Fifteen years ago, if you had told me that PR and social media were going to work together and that we would use social media for PR, I may have chuckled.
After all, social media was initially created to connect family and friends, not brands. At least, that's how it was in the beginning.
But how things have changed...for the better. Social media has blossomed into an exciting, vibrant tool that can be used across many industries. And over the years, we've seen a variety of social media marketing trends that help us to to adapt. For today's post, we're going to discuss how social media can empower both B2C and B2B PR strategy.
PR for Social Media: An Exciting Opportunity
It's an exciting time to be in PR -- especially with the integration of social media strategy within PR strategy.
As to the impact of social media on the PR industry, public relations people have started to view social media trends as an integral part of their strategy. According to one study, 81% of PR pros and 78% of journalists said they can no longer do their job effectively without social media.
This shows the growing importance of social media strategy for B2B and B2C business.
Just as with any strategy, social media continues to evolve and morph in exciting ways -- and PR along with it. Read on to learn how PR and social media marketing trends are changing and what this means for your public relations strategy.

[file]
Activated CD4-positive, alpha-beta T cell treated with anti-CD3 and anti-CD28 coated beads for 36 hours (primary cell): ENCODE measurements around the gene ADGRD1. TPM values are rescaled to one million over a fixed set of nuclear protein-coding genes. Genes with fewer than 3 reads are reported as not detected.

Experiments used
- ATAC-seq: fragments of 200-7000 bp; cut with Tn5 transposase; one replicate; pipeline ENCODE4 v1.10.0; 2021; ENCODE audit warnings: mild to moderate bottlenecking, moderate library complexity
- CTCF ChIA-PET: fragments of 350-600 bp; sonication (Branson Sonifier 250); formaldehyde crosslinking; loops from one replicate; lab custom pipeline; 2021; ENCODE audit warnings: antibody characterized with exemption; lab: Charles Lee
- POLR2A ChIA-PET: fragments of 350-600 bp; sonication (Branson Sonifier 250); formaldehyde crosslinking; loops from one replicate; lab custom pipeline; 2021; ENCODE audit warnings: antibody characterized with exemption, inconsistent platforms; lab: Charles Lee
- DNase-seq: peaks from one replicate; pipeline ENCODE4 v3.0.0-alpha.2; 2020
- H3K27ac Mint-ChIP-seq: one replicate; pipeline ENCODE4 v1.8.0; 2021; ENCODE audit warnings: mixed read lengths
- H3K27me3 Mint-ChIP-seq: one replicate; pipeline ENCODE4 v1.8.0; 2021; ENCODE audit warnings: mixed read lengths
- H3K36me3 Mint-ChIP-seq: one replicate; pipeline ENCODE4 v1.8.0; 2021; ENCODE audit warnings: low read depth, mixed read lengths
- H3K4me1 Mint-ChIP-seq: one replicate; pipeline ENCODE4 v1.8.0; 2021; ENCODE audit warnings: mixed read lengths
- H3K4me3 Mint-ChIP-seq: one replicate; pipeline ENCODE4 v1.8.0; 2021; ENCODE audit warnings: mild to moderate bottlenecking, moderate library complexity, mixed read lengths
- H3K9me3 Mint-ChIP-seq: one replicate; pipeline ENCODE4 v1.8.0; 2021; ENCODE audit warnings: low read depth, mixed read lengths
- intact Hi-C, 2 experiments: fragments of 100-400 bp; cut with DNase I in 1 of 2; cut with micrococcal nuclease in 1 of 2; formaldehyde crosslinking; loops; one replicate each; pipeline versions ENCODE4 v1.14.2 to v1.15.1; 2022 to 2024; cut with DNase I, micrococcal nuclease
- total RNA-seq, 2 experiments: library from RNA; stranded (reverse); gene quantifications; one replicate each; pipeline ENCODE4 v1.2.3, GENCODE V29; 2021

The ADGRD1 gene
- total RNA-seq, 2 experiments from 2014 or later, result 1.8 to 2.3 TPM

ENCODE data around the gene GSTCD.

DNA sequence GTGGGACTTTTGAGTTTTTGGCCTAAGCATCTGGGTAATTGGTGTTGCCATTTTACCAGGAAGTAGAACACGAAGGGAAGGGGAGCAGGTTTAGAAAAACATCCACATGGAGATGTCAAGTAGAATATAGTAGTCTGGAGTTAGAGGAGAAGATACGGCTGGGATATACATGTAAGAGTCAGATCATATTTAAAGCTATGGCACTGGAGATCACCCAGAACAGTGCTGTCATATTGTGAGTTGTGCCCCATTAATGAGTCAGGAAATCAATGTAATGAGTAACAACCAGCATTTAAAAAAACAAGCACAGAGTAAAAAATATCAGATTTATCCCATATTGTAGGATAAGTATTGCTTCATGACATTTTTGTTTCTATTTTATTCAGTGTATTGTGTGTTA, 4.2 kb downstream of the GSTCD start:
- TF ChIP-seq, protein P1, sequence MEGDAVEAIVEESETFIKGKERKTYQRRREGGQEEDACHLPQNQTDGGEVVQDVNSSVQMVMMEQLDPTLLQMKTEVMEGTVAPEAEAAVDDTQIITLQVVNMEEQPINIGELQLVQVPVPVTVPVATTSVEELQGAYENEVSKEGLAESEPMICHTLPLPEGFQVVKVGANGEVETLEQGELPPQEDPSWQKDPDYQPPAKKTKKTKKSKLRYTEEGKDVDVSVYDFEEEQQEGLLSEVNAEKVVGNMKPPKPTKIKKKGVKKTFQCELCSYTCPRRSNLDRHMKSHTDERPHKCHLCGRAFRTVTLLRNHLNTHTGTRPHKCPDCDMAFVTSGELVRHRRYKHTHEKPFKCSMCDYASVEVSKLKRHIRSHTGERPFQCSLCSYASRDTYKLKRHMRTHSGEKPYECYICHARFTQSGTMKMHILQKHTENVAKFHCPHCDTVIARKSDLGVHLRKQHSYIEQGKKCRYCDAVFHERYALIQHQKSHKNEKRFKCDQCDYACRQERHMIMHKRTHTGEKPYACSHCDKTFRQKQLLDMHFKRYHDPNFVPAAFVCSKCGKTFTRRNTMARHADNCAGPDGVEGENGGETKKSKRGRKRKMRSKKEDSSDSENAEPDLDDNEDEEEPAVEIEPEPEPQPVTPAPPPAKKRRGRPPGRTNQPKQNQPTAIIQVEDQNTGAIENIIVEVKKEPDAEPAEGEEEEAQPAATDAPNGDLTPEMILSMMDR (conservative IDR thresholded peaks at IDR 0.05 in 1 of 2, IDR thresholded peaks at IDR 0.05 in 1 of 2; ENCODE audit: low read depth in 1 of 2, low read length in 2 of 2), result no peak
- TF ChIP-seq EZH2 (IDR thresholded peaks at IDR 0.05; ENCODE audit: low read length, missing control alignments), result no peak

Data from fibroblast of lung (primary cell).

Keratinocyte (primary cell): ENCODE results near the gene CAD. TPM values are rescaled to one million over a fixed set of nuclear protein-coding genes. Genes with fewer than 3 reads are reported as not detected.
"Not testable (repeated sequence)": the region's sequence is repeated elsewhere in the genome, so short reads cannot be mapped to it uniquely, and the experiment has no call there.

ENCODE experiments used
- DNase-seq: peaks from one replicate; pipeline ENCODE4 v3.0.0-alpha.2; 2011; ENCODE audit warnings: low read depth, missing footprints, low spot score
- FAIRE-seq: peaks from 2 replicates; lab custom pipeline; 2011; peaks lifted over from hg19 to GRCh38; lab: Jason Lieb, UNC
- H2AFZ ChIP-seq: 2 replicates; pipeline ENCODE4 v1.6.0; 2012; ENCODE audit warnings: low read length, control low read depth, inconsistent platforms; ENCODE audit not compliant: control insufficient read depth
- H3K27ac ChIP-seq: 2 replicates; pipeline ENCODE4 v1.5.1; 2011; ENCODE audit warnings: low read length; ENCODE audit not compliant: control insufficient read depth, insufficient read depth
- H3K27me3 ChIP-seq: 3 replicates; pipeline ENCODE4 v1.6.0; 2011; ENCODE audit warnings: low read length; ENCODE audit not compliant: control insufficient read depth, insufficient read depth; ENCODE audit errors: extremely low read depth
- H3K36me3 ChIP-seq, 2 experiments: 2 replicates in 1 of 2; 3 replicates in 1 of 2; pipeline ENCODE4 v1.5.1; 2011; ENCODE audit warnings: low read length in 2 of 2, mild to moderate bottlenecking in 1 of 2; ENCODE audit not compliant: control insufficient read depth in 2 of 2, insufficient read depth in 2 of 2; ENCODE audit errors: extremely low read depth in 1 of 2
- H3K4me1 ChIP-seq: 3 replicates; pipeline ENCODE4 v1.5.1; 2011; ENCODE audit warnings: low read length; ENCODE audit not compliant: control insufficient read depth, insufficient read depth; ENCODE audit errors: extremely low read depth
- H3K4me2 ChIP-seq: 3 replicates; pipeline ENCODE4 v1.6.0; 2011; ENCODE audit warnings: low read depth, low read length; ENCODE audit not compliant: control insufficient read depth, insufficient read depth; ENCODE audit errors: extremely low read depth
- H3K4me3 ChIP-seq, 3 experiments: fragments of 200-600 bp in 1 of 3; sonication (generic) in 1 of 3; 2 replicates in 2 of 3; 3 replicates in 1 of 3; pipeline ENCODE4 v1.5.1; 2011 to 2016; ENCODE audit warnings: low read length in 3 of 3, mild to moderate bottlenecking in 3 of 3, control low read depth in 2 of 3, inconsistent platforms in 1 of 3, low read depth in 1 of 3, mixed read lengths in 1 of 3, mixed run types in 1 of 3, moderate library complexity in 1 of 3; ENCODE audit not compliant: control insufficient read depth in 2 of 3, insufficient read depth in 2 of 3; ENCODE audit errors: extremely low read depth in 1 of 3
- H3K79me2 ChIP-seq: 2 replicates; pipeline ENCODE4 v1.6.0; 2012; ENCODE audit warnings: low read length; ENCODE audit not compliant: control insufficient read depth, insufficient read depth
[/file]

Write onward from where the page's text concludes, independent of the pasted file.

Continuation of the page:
PR and Social Media: 8 Ways That Social Media is Changing PR
1. Niche Influencers
At one time, PR almost exclusively used big-name outlets and journalists to spread a brand message. But social media has created a new brand of journalist: the influencer.
Influencers continue to be a reliable bridge between brands and their target audience. These influencers have worked hard to build trust with their audiences on social media -- so much trust, in fact, that their recommendations often lead to purchases.
One study found that for every dollar a brand spent on influencer marketing, it had an ROI of $6.50. This shows just how powerful influencers can be for the bottom line.
While some lean toward larger-name influencers with audiences in the 100,000-range, there has also been a movement toward micro-influencers, those considered "niche", with around 10,000 followers. Why? Because these niche influencers, although they have a smaller following, tend to have more loyal and engaged followers.
Social media has created the perfect ecosystem for influencers and is a great place for brands to vet potential influencers. Look at what influencers have posted on social media, how engaged their audience is, and how they interact with their audience. This will tell you whether their method is a good fit for your brand and messaging.
2. New Technologies
Social media is constantly creating new, innovative ways to interact with audiences. A few years ago, live video was the new "it" thing, and in many ways, it still is.
This past year, virtual reality (VR) has stolen some well-deserved limelight as the new technology of choice. This cool technology helps to engage and stimulate audiences, both intellectually and emotionally. Some brands have used VR to give a tour of their facility, immerse audiences in a hands-on product experience, or add an exciting element to their campaign.
Expect to see even more innovations via social media in the future.